Abstract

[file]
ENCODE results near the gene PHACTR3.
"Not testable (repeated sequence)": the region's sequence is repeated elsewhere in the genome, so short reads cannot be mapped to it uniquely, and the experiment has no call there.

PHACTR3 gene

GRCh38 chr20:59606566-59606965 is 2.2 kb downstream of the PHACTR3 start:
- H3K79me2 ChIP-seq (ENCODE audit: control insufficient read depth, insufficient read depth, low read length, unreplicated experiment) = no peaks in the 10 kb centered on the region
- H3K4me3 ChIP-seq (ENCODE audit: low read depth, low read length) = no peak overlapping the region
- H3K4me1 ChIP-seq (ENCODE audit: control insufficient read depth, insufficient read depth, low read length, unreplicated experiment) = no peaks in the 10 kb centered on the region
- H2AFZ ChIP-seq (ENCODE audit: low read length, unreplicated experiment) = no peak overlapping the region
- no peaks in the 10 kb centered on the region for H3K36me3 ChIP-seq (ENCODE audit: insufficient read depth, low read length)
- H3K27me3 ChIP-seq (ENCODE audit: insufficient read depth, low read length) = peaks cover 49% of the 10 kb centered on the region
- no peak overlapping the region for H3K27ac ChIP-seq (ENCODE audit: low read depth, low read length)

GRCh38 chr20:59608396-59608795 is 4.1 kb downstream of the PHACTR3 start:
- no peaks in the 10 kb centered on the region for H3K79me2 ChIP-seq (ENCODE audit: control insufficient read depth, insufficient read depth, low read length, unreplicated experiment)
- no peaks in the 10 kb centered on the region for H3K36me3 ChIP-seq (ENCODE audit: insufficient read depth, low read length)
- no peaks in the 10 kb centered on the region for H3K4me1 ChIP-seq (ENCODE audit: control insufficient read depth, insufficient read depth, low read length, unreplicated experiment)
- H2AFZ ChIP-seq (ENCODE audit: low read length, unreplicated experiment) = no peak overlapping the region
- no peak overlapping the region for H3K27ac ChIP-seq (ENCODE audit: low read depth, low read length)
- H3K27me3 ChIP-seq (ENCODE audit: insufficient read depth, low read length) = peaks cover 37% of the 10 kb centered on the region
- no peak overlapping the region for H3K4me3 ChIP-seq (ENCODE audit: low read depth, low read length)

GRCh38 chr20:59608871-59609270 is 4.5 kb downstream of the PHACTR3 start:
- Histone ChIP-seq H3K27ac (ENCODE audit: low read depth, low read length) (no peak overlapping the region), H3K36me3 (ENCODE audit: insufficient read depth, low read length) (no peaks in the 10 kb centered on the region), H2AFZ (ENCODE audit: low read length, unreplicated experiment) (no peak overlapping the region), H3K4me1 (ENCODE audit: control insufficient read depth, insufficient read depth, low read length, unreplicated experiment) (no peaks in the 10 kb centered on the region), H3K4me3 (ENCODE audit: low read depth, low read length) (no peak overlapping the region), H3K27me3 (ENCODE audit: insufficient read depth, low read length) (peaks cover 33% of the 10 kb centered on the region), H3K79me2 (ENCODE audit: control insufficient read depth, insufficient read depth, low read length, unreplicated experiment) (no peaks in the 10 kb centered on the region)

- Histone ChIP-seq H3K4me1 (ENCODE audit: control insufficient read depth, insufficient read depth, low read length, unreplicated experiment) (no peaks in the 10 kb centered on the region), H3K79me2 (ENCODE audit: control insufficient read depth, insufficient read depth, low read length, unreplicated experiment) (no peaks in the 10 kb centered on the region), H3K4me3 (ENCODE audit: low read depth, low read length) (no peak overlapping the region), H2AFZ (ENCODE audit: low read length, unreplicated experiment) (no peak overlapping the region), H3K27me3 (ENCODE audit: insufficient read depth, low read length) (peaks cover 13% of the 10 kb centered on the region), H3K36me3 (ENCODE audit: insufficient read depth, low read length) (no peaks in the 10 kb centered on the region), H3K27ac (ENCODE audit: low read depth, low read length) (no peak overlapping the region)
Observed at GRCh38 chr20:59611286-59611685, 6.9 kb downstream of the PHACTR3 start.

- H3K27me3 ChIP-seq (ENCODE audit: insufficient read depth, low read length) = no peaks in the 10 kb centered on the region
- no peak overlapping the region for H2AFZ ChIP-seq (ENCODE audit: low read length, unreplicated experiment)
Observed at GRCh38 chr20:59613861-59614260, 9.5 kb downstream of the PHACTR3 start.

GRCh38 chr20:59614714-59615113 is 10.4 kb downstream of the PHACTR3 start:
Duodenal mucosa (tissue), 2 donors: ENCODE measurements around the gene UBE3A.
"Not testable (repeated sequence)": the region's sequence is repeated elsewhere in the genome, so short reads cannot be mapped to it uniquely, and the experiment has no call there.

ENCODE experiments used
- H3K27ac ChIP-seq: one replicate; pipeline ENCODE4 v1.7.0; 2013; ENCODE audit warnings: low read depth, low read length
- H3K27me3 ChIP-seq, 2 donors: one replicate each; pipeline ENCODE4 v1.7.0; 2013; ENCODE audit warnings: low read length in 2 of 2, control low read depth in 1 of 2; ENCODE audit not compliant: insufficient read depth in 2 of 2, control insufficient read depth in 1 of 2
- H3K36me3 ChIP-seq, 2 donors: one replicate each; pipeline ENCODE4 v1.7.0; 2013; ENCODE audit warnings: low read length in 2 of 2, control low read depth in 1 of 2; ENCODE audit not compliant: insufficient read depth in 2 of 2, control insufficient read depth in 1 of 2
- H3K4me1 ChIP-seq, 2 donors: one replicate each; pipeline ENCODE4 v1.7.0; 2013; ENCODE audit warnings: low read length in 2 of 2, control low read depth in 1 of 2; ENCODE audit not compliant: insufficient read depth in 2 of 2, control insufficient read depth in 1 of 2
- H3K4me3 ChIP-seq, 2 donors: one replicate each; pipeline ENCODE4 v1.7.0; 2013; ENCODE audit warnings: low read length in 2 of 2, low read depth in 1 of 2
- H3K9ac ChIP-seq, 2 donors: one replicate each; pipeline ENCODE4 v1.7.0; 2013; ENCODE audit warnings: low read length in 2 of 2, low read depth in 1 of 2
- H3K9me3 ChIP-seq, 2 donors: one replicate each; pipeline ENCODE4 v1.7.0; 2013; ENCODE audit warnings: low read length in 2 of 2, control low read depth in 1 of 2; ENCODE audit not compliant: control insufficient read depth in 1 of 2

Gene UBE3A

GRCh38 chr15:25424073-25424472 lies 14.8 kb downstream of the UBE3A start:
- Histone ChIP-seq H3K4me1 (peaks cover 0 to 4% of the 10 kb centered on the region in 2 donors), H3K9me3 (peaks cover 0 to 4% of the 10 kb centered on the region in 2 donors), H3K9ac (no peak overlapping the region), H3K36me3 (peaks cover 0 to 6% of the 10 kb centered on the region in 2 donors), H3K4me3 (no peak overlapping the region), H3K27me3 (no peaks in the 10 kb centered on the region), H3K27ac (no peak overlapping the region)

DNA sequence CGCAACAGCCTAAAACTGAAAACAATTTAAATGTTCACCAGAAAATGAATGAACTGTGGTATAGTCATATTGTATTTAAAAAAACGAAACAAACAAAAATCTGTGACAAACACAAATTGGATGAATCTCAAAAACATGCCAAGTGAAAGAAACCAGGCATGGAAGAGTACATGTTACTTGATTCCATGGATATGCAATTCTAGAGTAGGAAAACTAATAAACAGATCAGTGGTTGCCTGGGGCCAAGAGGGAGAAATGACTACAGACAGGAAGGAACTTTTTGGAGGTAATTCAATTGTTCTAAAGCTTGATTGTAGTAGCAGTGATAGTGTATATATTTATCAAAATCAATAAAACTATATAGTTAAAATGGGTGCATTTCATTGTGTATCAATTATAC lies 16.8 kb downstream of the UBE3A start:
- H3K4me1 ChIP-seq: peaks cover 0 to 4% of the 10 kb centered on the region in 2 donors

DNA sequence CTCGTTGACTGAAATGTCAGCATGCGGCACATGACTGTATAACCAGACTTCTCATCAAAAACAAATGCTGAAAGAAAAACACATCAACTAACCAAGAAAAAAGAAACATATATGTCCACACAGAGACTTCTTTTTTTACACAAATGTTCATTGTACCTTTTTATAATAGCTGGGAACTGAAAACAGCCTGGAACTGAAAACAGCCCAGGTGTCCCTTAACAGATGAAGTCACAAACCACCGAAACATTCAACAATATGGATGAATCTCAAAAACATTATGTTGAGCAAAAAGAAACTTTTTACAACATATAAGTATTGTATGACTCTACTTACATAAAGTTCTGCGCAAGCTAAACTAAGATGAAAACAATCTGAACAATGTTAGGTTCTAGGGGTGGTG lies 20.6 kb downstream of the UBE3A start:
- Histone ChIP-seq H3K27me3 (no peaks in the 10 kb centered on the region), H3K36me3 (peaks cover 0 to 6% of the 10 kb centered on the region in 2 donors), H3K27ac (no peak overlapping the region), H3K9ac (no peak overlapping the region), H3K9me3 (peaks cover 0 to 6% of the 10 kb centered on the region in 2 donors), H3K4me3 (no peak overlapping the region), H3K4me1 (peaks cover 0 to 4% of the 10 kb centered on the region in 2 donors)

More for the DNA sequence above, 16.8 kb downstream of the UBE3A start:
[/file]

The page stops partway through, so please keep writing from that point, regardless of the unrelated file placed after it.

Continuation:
The integrity of transmission oil pipelines are often managed through in-line inspections (ILI) at regular intervals. For the last two decades, such ILI-based integrity programs along with excavations and field non-destructive testing (NDE) have proven their effectiveness in terms of reliability. In a few cases, some pipes contain; for example, a unique cracking mechanism exhibited by short, deep axial cracks located in the vicinity of girth welds. These attributes pose sizing difficulties for ultrasonic crack ILI tools. Accordingly, operators may lean on supplemental integrity activities to prove the safety of the pipelines such as; but not limited to, hydrostatic testing, laboratory testing of cut-outs, qualitative ranking of features, borehole leak detection analysis, Just-Missed-Flaw (JMF) or Just Surviving Flaw (JSF) analysis, discharge and/or point pressure restrictions, and/or a mix between all the previous techniques. Moreover, it is the operators’ responsibility to evaluate the risk associated with their integrity plans. Hence, it is important to be able to analyze the reliability of such integrity activities quantitatively. This paper presents an event-tree approach which can augment standard ILI or hydrostatic test results and probabilistic analysis with non-ILI integrity measures under one umbrella. In this approach, the likelihood of failure for both leak and rupture modes can be comprehensively estimated. The event tree approach is used herein as an inductive analytical diagram in which failure events are analyzed using Boolean logic to examine a chronological series of subsequent integrity actions and consequences. The proposed approach is also designed to capture subject matter experts’ opinion into the analysis as part of the integrity management program. The work discusses a real practical application along with verification and validation elements of the proposed integrated approach.

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